This must be done either:

· Within 28 days of starting a new job.
· Within 28 days of receiving notice that the super fund receiving SG compensations has become ineligible to receive them.
· Within 28 days of your employer switching their default fund if an employees’ SG contributions are currently being paid into this fund.

What Is Salary Sacrificing a Car?

Using a novated lease, employees can have their car payments deducted from their gross salary by an employer and then paid into a third-party financing company. One of the great benefits to this is that lease payments, including petrol and servicing costs, can be deducted, meaning that employees won’t have to pay any other car ownership bills.

Once the lease term expires, employees can purchase the car or start a new lease with a new car. Novated leases are available for between one and five years and are for both new and used vehicles.

The Benefits to Salary Sacrificing a Car

There are many benefits to salary sacrificing a car as a finance option. These are listed below:

· Reduce income tax liability – employees who make payments from their pre-tax salary can reduce the amount of tax they’re liable for.
· Avoid GST on new vehicles – vehicles purchased through a novated lease scheme can be GST-free, meaning that the cost won’t be passed on through lease payments.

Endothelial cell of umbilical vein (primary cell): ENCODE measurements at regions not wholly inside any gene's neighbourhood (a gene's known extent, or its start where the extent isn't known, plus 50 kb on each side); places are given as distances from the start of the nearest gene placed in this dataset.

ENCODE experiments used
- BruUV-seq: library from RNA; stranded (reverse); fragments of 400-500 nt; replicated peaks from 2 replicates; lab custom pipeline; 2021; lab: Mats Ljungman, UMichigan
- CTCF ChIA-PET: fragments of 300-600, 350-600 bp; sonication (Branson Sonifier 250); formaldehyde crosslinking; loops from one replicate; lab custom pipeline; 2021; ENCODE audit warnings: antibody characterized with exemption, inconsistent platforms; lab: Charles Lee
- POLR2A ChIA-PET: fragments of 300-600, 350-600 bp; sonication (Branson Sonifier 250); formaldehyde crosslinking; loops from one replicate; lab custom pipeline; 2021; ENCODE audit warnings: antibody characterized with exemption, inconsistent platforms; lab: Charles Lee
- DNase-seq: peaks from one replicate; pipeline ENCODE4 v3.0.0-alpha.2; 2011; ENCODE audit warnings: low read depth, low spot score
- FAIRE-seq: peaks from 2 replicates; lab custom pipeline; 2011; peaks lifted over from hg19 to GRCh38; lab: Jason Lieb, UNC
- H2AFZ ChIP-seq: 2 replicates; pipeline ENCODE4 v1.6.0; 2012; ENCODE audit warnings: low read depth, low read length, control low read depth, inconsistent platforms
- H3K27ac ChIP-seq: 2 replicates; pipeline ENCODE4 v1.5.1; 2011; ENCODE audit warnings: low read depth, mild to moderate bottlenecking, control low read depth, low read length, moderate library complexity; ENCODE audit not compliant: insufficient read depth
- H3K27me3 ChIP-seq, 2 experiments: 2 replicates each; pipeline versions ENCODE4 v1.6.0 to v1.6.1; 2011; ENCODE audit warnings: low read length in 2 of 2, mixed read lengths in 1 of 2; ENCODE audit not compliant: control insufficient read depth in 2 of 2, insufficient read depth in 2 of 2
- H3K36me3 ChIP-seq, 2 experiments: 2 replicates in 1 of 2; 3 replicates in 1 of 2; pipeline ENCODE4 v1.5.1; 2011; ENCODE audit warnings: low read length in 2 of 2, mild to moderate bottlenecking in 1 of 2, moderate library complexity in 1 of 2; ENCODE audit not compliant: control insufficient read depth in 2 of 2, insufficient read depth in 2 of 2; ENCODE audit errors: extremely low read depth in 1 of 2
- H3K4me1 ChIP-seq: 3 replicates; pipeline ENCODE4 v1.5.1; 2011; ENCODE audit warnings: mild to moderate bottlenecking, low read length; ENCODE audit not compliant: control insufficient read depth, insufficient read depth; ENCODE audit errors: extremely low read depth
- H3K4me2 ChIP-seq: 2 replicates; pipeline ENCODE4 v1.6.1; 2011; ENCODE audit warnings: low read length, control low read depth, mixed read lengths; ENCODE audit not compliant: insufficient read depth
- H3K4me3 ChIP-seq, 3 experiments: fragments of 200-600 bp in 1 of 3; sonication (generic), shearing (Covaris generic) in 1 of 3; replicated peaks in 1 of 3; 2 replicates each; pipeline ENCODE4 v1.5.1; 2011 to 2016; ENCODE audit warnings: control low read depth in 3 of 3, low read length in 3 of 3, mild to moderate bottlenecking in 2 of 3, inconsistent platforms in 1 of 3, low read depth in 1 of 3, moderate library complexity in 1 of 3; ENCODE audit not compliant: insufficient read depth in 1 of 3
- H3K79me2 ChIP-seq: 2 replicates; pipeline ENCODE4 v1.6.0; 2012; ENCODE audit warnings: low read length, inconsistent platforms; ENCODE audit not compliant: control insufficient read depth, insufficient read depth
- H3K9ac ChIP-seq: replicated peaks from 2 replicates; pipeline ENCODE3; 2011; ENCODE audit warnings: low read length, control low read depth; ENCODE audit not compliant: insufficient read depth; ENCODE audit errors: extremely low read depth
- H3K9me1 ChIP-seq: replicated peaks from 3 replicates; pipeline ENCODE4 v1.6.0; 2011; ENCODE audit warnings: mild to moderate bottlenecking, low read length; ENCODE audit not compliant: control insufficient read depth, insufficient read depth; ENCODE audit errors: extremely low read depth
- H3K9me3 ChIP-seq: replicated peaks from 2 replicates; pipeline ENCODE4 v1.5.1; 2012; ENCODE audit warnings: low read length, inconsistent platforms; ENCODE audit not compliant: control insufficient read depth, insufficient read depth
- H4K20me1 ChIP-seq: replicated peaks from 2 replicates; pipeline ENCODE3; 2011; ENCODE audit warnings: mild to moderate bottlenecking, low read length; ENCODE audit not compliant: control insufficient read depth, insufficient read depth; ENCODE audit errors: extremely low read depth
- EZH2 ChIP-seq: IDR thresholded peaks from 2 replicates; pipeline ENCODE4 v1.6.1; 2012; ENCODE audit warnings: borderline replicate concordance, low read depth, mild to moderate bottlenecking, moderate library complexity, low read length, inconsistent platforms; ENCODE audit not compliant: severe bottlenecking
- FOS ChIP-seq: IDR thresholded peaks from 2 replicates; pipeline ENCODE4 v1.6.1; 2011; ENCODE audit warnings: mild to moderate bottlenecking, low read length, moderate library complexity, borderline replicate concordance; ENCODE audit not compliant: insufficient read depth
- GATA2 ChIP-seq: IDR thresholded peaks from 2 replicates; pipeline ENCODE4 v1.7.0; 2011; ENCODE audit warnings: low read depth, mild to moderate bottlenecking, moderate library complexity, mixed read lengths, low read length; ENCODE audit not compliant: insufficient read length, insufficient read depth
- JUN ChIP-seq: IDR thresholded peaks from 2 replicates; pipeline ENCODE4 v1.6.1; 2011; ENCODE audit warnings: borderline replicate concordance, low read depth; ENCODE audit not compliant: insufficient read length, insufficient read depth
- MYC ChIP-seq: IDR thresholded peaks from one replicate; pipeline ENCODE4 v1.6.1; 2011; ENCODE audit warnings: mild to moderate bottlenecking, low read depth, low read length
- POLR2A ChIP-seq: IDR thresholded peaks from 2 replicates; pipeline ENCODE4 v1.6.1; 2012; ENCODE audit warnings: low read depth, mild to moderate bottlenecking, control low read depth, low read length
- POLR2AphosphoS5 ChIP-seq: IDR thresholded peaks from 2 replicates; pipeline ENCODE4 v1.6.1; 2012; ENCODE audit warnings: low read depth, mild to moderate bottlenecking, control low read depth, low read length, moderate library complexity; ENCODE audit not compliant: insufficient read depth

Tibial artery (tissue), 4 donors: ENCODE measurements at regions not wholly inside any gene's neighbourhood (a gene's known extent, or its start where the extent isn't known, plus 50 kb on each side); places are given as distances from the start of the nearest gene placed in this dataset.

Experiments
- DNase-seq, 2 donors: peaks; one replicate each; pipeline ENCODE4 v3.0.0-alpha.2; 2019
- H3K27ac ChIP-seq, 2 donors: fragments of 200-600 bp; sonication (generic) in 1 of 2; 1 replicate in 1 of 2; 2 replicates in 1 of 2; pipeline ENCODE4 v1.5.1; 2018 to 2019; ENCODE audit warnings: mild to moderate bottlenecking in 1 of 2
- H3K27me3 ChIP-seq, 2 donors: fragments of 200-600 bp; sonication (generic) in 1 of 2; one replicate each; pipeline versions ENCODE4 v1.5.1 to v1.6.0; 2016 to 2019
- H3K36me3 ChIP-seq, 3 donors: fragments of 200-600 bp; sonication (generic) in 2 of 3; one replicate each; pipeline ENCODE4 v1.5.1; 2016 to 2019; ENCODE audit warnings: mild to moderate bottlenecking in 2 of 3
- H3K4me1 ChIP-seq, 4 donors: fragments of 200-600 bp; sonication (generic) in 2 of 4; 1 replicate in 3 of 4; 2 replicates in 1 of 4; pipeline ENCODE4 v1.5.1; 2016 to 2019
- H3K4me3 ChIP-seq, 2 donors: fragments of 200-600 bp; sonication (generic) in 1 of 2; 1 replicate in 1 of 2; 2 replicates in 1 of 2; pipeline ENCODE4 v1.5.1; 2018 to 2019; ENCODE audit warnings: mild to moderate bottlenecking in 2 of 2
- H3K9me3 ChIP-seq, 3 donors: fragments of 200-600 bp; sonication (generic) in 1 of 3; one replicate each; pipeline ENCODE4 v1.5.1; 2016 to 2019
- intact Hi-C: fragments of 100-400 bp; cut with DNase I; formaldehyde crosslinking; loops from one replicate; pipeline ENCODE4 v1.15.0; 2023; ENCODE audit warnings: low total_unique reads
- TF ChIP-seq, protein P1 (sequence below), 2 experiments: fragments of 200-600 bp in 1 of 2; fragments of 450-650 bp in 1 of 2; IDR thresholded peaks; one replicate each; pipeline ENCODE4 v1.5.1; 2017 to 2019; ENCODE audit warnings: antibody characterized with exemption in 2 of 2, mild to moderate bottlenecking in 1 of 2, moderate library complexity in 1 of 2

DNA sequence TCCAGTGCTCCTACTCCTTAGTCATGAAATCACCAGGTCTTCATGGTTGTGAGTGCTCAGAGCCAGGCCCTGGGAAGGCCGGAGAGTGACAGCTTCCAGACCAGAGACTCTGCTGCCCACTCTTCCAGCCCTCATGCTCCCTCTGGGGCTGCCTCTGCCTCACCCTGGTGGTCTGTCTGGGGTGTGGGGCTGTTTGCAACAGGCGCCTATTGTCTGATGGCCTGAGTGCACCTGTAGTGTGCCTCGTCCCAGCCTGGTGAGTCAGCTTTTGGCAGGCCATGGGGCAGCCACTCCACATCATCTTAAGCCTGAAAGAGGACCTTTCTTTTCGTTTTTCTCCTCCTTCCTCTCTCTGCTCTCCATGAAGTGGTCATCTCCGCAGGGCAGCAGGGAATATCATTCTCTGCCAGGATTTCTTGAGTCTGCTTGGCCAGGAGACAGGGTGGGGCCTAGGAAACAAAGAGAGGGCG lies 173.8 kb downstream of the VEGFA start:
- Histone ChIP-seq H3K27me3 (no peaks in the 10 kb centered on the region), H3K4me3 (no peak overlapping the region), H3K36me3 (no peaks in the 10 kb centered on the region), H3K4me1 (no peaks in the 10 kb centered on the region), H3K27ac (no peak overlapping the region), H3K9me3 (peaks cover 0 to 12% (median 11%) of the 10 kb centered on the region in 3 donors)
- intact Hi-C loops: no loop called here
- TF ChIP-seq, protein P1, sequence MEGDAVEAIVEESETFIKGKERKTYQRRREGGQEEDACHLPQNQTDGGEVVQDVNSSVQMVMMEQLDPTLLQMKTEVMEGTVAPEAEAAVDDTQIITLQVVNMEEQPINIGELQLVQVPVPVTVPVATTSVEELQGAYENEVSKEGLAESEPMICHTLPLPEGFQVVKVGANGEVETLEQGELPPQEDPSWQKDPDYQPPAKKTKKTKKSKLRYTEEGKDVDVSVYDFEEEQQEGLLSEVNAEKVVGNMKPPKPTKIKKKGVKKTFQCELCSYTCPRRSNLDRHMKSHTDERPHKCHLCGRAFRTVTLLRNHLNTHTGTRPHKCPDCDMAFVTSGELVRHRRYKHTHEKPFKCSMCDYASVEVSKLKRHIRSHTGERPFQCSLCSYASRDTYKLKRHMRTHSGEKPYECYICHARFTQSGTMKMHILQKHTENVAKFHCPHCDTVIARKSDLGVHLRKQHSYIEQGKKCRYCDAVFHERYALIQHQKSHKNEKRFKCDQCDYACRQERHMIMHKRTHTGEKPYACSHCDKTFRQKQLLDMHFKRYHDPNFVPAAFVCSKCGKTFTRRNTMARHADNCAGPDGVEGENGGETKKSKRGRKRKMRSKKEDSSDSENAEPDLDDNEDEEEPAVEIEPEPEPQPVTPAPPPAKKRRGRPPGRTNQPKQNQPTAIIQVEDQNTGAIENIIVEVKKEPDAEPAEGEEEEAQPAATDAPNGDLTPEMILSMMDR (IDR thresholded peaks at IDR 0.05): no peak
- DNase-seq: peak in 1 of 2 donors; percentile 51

· GST maintenance – employers can claim an Input Tax Credit, making operational costs GST-free.
· Fixed repayment costs – a novated lease allows employees to make one single payment from their pre-tax income making it simpler and easier to budget for.
· No expensive deposits upfront – salary sacrificing avoids any upfront payments because lease payments are made over a period.
· Petrol and servicing costs paid – novated lease agreements are based on an estimated annual kilometre allowance and it covers all petrol and servicing costs, provided that the allowance isn’t exceeded.

What Is Employee Contribution?

The Employee Contribution Method (ECM) allows you to pay certain costs from your post-tax income, instead of sacrificing your salary. This can help with the running costs of the car.
Anyone who receives a fringe benefit, such as a car, there are always tax consequences. An employer must pay Fringe Benefits Tax on the amount of benefit you receive, which they generally deduct from an employees’ wages. Using the ECM, employers effectively offset the amount of fringe benefit that employees receive and are required to pay tax on.

The Fringe Benefits Tax rate is currently 49%. Most people would benefit from offsetting this with their post-tax income which will likely have been taxed at a lower rate.

What’s Right for Your Business?

At the end of the day, salary sacrificing is a great way to help employees build a nest egg or live to their budget. It’s also an excellent way for employees to take more control in regards to their super, allowing them to plan for their futures in a way that makes sense for their needs.

Interested in learning more about superannuation? Contact i3Group today to explore your options and understand what entitlements you could be offering employees when partnering with a salary packaging provider.